Tilia on Als Fjord.
2000-05-06: Tilia on Gudenå.
1999-06-05: The boat are launched and named Tilia
|The Boat at her very first day on the water at the 29 of may
1999 for an exercise before her official maiden voyage. See
a description of all 5 tours in 1999.
1999-05-06: The Hjortspring Boat are finished
picture, courtesy of (4),
|The Boat are now finished and ready for its maiden voyage at the
fifth of June at Dyvig harbor.
1999-02-09: The last stitch have been done at the hull !
picture, courtesy of (4),
|The finished sewing of the last planks.
The connection method used as shown in lower picture are our own invention, there are no
evidence of the method in the find. The remains are missing that part, only the three
upper holes in the side have been found.
The connection have been made by drilling two 8
mm holes perpendicular to the oblique cut at the gunwale at a distance of 65 mm and draw
the thread twice through these holes letting the loose part twine four times around the
inner part (more easily seen at the large picture) with
a couple of knots down the side to secure the thread.
picture, courtesy of (4),
A number of rib-frames are now put
together and tied to the cleats inside the boat.
picture, courtesy of (4), (150
|A rib-frame consist of a lime-wood seat, two (or one at no. 1
and 10) pillars and a deck beam, both made of ash-wood, held together by an hazel-branch
going through holes in parts.
The thread used to tie the rib-frame to the cleats are 6-7
mm in diameter three stranded with a length of 80 cm and, as all other thread used, made
of lime bast. The details may be seen at the middle picture
at the left.
picture, courtesy of (4), (131
picture, courtesy of (4), (111
At the end of December the fore half of the gunwale planks
sewn to the stempiece and the gunwale and its extension on the stempiece are shaped to
their final form. At the other end of the boat only the last 25 cm of the sewing along the
stempiece still remain to be finished, awaiting the leveling of the upper part of the
gunwale, it would be finished in the first half of February.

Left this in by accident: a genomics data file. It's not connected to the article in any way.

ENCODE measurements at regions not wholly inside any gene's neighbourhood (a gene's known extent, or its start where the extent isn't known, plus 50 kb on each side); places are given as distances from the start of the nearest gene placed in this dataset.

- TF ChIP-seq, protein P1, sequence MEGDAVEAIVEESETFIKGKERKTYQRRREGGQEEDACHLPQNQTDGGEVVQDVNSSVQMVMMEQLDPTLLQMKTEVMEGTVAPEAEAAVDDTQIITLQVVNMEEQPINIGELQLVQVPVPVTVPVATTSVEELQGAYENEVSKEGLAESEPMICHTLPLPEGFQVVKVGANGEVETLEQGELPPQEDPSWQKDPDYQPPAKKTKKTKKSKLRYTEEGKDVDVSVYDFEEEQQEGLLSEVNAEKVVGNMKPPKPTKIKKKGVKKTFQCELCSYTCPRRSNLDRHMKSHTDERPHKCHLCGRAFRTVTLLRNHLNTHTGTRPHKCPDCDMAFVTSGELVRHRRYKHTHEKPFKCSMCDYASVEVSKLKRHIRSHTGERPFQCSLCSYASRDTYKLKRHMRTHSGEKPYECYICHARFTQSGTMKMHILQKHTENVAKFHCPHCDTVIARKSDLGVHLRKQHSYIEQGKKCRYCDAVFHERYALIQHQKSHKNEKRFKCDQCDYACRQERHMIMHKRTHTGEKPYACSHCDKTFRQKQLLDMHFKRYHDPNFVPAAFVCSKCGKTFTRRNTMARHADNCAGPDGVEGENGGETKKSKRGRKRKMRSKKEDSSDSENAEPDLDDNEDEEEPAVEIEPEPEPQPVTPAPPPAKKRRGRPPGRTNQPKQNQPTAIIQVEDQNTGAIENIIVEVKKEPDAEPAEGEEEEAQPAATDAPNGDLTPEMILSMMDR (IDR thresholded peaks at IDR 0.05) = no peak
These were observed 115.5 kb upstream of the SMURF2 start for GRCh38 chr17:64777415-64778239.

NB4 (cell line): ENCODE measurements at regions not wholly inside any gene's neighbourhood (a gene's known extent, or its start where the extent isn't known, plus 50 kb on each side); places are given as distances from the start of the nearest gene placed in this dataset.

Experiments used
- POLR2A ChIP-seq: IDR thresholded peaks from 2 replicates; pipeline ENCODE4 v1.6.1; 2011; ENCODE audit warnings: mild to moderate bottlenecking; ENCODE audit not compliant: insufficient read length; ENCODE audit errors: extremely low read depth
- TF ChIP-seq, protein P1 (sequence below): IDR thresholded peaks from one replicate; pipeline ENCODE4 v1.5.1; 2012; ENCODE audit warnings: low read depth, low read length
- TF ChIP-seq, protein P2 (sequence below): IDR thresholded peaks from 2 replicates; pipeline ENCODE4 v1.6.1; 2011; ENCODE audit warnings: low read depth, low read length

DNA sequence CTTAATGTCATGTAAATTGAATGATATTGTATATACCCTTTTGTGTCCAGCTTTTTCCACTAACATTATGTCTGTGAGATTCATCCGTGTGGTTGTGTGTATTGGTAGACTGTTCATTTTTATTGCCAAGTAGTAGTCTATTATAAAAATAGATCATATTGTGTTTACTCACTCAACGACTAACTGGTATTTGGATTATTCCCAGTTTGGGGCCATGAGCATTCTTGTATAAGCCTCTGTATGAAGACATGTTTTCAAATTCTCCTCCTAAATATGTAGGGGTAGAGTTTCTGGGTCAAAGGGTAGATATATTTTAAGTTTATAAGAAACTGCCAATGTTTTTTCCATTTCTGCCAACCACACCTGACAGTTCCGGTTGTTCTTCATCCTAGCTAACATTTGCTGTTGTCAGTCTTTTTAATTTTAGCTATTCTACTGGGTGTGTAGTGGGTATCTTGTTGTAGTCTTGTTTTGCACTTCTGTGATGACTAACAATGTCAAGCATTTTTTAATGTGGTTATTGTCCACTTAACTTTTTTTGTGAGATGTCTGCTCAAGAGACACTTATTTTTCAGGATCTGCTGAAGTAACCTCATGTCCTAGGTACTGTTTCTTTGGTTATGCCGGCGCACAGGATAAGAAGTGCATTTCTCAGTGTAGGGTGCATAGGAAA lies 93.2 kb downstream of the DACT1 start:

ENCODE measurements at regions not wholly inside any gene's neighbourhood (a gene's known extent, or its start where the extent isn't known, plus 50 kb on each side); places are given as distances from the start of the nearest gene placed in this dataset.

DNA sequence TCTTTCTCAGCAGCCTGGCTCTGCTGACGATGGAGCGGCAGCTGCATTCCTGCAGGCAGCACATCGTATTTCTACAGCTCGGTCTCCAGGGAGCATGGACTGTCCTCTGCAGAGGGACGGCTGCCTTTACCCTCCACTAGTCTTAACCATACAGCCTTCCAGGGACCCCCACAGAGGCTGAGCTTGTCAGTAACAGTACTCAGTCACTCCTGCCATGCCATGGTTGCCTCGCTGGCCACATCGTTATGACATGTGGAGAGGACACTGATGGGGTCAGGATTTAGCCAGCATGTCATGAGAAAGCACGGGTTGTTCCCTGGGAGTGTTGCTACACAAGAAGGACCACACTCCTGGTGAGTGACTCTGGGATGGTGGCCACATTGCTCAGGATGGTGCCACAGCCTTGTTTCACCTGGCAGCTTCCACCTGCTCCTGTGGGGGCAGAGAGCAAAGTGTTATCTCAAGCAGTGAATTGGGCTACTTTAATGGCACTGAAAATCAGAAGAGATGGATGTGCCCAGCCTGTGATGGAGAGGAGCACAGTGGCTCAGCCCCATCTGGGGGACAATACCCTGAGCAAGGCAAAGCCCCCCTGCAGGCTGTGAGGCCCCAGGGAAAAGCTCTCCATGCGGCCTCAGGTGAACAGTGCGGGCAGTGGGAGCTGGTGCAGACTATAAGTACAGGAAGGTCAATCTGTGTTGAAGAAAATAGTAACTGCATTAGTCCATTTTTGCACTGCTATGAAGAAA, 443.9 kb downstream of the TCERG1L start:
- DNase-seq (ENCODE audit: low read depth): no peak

The boat are then ready to be placed on the floor, allowing us to attach the upper
horns, as you may realize from the left picture below, we are quite near the ceiling.
At the end of October, the sewing of the gunwale planks
finished, except three of the four ends of the planks, of which there remains 2 x 50 cm at
starboard side, stem, along the side plank and stempiece, at the port side there
remains two stitches awaiting the finishing of the gunwale.
In the other end of the planks, the last adaptation to the side plank and stempiece are
close to be finished and there remain in all 2 m to be sewn.
The gunwales at the first half of the boat are "leveled" to each other and
are adapted in width to the gunwale extension of the stempiece, the dimension are around 5
cm in width, 2 cm thick at the outside of the gunwale and 3 cm at the side plank, the edges
As it may be seen at the picture at the right, the supporting shapes have been removed
and replaced by distance bars, which later will be replaced again by the benches. Those
are now close to be finished and are together with the remaining parts of the rib-system
at a measurement stage, so they can be adapted to ten sets of cleats. We are at the moment
experimenting with hazel branches to give them the proper form according to the
the branches shall be around 3 cm in diameter over the used length.
Early in August the two gunwale planks were finished and placed at
their proper place at the boat. The lower edges were roughly fitted to the
side planks at
the full length and at the middle, 6 m are finished.
The sewing of the planks starts at amidships at both sides of the boat and in both
directions (fore and after), 4 m are now finished (both sides). The gunwale planks
locked to the side planks at each 50 cm distance to ensure the straightness of the boat are
kept while we work with the sewing, this are measured with plumb bobs from a straight-line
above the boat down to 3 fix-point at the bottom plank.
The stem ends of the gunwale planks are locked to each other above the
stem blocks to
ensure the proper fitness of the gunwale of the planks and stem blocks.